|PELC 2014 Update by Tammy Landry|
It was my honor to work with Steve and Samantha at The Hope of Survivors’ exhibit booth for the Pastoral Evangelism and Leadership Council at Oakwood University. God has so graciously healed me from the abuse I suffered at the hands of my pastor and I wanted to help others through The Hope of Survivors at this conference. My experience can be explained by my desire to encourage and educate, how I was blessed, and what I learned.
My heart’s desire was to reach out to hurting women that may have suffered clergy sexual abuse and bring them hope through our Lord Jesus. I’ll never forget this young lady approaching the booth with her head down as she read The Hope of Survivors’ brochure. I asked her if she knew anything about pastors sexually abusing God’s sheep and she looked up into my eyes and declared, “You don’t have to tell me about this—I have been assaulted many times right here in church!” My heart sank with empathy as I shared how sorry I was, how much Jesus loves her, and that our God is bigger still. Then I hugged her so gently as our hearts joined together.
Educating the church was another mission of my helping The Hope of Survivors. I witnessed Samantha so boldly speaking the truth with love to many pastors and others that stopped by the booth. It was obvious that the Holy Spirit had taught and guided her to give such wise answers to some hard questions. Like some would ask, “but if a pastor repents—shouldn’t the church welcome him back to his calling behind the pulpit?” And she would gently but firmly answer, “he should be restored back to the Lord—but not back to the pulpit!” What an apt reply. Many, many people stopped by to talk with us and many were pastors or spiritual leaders. And of all the people we spoke to—only one older woman asked me if this really happens—pointing to The Hope of Survivors’ sign of clergy sexual abuse. I assured her that it was happening in all churches—in all parts of the world—at an alarming rate. Samantha stated that two new victims contact The Hope of Survivors each week for help from this abuse. But everyone else—including all the pastors—fully believed this abuse was going on in our churches. The subject of Clergy Sexual Abuse is just the Big White Elephant in our churches—a cancer hidden in plain sight. Most know it happens, we just ignore it hoping it will go away. Unfortunately, the only way to deal with such darkness is for the church to expose this evil like it is written in Ephesians 5:11:“Have nothing to do with the fruitless deeds of darkness, but rather expose them.”
I also wanted to share how I was blessed by helping The Hope of Survivors. Many times in life, you find that when you try to bless others—you are the one doubly blessed! We shared many laughs and goods times during our three-day exhibit. There was this 90-year-old sister that was so kind to us all. She invited us and even drove us to eat with her at the college cafeteria with her and we had a wonderful time of sharing. She came back the next day and talked with me about her experiences for a long time. She shared from her heart and taught me so much. Many brothers and sisters came by to encourage us—all telling us how they respected what we were doing and to keep up the hard work. Steve and Samantha deserve to have their hands lifted up as they complete this precious ministry to which the Lord has called them. I was truly blessed!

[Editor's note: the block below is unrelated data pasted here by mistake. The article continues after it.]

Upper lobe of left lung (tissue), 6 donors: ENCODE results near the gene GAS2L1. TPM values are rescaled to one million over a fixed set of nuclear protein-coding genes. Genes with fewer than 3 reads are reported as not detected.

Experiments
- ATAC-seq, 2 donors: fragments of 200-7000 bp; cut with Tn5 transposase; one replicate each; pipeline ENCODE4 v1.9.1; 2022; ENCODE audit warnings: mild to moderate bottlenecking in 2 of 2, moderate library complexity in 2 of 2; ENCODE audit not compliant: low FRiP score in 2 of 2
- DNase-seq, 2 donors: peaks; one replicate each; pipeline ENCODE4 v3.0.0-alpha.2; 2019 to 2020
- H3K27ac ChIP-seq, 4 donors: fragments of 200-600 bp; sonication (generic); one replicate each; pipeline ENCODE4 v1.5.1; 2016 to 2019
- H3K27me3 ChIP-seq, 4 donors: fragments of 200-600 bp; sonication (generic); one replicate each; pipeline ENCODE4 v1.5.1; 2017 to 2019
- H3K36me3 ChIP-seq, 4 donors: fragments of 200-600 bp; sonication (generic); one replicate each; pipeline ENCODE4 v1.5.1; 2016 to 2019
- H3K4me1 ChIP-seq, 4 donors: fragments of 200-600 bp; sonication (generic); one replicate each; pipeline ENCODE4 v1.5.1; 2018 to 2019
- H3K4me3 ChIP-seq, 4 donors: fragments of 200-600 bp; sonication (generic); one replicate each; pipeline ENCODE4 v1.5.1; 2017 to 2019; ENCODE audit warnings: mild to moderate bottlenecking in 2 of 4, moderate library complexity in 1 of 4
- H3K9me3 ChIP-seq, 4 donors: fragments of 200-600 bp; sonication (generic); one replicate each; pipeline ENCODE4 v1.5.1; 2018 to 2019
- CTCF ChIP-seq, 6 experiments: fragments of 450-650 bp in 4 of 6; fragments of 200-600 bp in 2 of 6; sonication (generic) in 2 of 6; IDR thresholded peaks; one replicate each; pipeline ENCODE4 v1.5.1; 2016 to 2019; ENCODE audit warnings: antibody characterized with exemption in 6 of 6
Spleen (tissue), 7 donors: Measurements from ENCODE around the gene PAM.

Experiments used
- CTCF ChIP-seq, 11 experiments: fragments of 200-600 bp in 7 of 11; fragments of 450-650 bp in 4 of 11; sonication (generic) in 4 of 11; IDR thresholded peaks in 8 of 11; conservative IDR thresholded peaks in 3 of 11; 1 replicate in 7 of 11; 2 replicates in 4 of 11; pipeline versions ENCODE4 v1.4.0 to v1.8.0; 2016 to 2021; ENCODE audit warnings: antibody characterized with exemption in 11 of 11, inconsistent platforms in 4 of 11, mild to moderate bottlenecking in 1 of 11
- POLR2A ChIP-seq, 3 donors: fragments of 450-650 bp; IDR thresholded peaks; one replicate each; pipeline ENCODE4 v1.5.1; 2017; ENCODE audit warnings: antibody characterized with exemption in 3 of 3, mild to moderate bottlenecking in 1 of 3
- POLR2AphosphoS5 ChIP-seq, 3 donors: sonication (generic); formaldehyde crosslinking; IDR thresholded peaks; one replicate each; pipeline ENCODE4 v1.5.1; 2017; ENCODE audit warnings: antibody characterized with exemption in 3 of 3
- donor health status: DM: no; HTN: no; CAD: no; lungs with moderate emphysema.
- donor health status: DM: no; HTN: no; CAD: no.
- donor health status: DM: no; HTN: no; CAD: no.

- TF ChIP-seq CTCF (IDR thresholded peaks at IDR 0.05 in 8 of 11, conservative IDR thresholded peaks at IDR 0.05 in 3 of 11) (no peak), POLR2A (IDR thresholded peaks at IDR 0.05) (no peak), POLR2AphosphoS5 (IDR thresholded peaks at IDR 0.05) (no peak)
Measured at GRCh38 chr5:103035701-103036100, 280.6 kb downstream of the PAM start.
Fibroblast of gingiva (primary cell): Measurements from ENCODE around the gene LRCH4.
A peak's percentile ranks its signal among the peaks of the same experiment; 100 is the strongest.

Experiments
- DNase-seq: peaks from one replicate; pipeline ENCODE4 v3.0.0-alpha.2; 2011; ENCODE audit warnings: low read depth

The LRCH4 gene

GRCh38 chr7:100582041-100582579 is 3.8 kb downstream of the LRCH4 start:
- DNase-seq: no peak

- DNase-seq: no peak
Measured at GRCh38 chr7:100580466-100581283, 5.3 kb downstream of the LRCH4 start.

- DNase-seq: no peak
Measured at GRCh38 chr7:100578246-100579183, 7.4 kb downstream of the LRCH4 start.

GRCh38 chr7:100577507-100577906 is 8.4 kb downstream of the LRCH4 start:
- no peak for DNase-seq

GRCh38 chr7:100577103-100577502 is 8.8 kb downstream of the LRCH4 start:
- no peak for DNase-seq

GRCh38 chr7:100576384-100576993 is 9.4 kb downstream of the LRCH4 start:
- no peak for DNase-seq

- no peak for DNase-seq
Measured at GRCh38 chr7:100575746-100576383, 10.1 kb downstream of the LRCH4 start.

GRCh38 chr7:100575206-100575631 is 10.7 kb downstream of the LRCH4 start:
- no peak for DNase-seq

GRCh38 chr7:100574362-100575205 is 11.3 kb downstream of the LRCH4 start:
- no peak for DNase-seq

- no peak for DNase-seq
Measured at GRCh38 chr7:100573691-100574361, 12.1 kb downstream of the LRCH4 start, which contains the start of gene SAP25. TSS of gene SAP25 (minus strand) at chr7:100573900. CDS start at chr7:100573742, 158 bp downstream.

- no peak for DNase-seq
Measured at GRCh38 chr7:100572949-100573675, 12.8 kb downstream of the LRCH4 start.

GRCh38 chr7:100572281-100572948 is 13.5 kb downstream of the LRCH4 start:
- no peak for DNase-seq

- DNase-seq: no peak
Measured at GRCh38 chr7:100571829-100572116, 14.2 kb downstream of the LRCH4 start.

Finally, I would like to share two things I learned. First, we learned about a predator pastor that was attending the conference. Two separate men—one a pastor and the other an exhibitor—warned Samantha about this known predator pastor that had his credentials revoked. The pastor gave his name and said he was bold and would definitely approach us. And he sure did. He tried to use his skillful grooming techniques right there at The Hope of Survivors’ booth. It was incredible but confirmed these abusers are active and looking for more victims.
On the other hand, I learned a good truth. An older pastor walked up the last day to thank The Hope of Survivors for their ministry. He went on to share that God had been revealing to him that true ministry was to care for God’s people—not pastors preaching behind the pulpits. He went on to say ministers needed to be caring for their sheep and not being “pulpiteers” as he called them. He was so correct! I agreed with him and quoted Isaiah 61 where it is written to bind up the broken hearted, proclaim freedom for the captives, and to release from darkness the prisoners. His eyes lighted up and he shared a long paper he had written that also quoted Isaiah 61 as a model for true ministering. He pointed to The Hope of Survivors sign and told Samantha—this is true ministry—this was caring for God’s flock. He is so right—The Hope of Survivors is a true ministry of our Lord Jesus—for they are binding up the broken hearted, proclaiming freedom for the captives, releasing prisoners from darkness, and comforting those who mourn like Isaiah wrote.